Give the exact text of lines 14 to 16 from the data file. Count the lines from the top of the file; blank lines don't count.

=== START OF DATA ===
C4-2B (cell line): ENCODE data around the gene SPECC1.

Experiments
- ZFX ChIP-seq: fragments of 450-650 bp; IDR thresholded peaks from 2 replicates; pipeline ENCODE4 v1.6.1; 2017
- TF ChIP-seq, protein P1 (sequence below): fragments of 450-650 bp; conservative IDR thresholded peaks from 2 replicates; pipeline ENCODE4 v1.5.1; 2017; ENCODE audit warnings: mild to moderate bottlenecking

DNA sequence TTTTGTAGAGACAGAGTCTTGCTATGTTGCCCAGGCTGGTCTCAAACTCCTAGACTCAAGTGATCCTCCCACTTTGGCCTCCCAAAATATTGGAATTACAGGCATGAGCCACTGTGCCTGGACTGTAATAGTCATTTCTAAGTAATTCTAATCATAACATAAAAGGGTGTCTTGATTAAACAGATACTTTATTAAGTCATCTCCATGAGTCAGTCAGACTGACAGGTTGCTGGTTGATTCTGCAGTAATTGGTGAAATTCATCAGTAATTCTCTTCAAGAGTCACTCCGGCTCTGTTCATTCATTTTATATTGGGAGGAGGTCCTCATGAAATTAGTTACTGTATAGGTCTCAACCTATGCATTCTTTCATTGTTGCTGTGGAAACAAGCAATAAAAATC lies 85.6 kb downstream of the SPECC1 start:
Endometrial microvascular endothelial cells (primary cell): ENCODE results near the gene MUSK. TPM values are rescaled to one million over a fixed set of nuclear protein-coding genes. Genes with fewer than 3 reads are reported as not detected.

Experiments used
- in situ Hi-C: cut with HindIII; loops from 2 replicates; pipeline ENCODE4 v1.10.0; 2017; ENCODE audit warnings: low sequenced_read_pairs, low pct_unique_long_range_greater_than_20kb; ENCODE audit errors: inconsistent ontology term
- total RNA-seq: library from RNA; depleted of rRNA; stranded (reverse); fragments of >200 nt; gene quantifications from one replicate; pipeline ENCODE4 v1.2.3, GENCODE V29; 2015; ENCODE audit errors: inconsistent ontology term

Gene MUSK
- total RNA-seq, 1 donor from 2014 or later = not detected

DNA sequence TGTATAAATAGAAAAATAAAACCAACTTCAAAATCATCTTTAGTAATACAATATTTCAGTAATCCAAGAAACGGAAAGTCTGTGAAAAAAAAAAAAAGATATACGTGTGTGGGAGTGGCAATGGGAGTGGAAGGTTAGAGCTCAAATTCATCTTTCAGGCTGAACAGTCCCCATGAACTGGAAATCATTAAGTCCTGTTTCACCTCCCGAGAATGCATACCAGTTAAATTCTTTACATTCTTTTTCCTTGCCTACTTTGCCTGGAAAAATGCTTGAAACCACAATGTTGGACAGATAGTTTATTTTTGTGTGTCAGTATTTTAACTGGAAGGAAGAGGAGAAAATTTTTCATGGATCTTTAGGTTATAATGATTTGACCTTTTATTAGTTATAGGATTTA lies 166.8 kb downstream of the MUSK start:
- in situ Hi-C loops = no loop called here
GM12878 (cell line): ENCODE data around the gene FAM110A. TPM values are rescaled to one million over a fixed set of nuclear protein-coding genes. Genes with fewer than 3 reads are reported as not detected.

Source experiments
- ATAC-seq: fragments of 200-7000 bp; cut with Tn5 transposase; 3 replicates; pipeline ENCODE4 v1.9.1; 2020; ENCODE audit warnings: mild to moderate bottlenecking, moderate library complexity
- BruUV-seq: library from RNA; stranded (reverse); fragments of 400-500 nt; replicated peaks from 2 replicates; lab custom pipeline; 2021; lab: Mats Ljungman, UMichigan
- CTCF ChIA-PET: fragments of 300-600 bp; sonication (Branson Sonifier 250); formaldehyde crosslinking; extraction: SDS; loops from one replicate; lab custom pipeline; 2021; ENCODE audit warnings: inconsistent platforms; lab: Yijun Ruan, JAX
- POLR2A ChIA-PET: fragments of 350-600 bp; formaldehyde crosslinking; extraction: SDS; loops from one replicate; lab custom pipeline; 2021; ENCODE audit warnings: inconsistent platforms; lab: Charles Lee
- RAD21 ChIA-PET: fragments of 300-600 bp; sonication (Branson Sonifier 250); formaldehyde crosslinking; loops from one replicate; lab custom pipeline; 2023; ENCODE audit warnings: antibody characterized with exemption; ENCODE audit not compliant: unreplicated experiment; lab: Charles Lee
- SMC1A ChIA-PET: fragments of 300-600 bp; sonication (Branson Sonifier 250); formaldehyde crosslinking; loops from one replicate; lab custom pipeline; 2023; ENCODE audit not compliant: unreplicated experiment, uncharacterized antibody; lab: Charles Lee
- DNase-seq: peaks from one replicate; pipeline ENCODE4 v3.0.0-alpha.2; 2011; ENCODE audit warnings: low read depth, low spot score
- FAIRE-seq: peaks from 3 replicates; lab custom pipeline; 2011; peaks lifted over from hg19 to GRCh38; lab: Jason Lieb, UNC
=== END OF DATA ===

GM12878 (cell line): ENCODE data around the gene FAM110A. TPM values are rescaled to one million over a fixed set of nuclear protein-coding genes. Genes with fewer than 3 reads are reported as not detected.

Source experiments
- ATAC-seq: fragments of 200-7000 bp; cut with Tn5 transposase; 3 replicates; pipeline ENCODE4 v1.9.1; 2020; ENCODE audit warnings: mild to moderate bottlenecking, moderate library complexity